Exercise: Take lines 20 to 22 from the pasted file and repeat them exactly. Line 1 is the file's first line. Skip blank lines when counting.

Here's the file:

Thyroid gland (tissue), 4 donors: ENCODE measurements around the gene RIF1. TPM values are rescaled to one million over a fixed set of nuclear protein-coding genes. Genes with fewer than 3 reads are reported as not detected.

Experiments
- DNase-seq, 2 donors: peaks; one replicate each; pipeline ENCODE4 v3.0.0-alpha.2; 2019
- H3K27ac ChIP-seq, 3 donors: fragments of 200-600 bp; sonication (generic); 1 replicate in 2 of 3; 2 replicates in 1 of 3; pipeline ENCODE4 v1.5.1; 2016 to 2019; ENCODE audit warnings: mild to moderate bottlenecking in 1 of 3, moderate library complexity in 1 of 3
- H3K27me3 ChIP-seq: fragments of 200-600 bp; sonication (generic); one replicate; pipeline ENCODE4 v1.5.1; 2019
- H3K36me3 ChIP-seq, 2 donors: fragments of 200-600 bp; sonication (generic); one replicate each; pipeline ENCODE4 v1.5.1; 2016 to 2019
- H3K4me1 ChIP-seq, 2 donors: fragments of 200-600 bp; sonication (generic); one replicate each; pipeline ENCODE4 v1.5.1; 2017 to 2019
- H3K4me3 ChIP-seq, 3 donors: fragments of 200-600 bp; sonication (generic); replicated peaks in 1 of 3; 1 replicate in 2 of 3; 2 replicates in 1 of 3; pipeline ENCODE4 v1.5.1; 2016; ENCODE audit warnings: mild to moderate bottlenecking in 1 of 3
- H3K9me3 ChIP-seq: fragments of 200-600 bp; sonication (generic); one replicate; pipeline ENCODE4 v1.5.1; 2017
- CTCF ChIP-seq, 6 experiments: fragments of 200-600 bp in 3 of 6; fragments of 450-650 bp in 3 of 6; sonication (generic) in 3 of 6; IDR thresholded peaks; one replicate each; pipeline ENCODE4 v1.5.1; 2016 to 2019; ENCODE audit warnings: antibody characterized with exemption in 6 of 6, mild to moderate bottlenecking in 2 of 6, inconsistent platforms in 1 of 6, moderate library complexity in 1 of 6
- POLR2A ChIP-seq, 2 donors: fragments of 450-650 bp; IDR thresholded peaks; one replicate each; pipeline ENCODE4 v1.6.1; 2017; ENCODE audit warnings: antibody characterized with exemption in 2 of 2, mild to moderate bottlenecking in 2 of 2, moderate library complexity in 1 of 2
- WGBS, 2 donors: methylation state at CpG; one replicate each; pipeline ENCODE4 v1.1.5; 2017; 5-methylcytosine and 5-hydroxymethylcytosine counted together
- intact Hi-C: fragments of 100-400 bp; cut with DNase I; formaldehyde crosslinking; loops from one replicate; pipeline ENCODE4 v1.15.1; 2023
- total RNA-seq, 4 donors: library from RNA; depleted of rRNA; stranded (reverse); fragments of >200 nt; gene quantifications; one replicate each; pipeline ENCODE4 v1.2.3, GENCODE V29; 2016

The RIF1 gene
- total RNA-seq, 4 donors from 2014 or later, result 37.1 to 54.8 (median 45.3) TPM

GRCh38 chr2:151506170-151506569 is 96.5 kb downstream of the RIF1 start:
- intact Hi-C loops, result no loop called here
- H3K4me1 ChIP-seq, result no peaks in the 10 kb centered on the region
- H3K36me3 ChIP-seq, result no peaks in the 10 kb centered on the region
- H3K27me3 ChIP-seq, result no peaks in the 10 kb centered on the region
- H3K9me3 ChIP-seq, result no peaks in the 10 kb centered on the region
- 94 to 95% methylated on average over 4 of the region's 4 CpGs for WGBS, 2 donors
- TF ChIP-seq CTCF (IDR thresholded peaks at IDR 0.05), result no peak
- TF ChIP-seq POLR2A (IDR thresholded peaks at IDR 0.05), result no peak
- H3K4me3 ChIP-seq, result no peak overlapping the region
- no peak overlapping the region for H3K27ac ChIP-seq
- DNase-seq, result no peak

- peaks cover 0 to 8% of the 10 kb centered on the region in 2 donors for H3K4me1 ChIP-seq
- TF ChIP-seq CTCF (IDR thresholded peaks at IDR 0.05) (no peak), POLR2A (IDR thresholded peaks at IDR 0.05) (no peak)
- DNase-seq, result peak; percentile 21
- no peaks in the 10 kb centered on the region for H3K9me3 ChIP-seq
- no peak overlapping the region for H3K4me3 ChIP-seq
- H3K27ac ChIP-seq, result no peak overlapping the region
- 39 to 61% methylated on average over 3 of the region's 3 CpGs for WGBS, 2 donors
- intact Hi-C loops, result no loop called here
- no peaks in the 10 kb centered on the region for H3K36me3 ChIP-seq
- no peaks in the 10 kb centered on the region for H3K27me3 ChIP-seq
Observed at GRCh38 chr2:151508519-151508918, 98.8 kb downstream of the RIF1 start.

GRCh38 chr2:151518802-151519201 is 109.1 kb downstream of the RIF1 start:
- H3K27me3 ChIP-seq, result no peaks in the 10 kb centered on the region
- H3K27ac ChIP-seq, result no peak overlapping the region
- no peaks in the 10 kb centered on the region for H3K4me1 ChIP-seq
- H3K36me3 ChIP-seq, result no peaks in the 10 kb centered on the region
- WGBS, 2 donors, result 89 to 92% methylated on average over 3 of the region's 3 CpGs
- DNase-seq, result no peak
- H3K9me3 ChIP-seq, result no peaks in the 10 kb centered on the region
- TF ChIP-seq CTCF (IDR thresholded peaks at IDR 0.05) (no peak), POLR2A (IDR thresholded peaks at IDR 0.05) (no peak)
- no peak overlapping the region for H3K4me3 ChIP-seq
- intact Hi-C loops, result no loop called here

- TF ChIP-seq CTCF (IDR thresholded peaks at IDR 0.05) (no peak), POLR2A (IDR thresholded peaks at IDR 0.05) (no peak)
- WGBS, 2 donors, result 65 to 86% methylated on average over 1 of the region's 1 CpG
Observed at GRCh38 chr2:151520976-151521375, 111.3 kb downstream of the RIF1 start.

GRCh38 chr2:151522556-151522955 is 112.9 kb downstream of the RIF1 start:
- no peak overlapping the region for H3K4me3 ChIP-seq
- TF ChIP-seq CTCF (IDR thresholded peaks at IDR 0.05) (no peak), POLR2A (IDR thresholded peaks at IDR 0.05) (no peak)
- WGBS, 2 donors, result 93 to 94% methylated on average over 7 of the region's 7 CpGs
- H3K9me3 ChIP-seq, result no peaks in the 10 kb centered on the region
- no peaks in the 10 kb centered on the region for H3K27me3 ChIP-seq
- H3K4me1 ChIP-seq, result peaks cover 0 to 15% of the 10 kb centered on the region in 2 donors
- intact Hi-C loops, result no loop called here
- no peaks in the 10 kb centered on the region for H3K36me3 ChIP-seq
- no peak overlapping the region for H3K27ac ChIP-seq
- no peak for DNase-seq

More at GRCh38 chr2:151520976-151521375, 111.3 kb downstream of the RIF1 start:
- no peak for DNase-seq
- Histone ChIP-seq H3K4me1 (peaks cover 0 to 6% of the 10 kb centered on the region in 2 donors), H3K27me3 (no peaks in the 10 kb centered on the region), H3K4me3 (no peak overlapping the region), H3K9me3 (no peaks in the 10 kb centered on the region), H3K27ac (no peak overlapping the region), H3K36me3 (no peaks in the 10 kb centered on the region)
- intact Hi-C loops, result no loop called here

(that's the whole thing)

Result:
- H3K36me3 ChIP-seq, result no peaks in the 10 kb centered on the region
- H3K27me3 ChIP-seq, result no peaks in the 10 kb centered on the region
- H3K9me3 ChIP-seq, result no peaks in the 10 kb centered on the region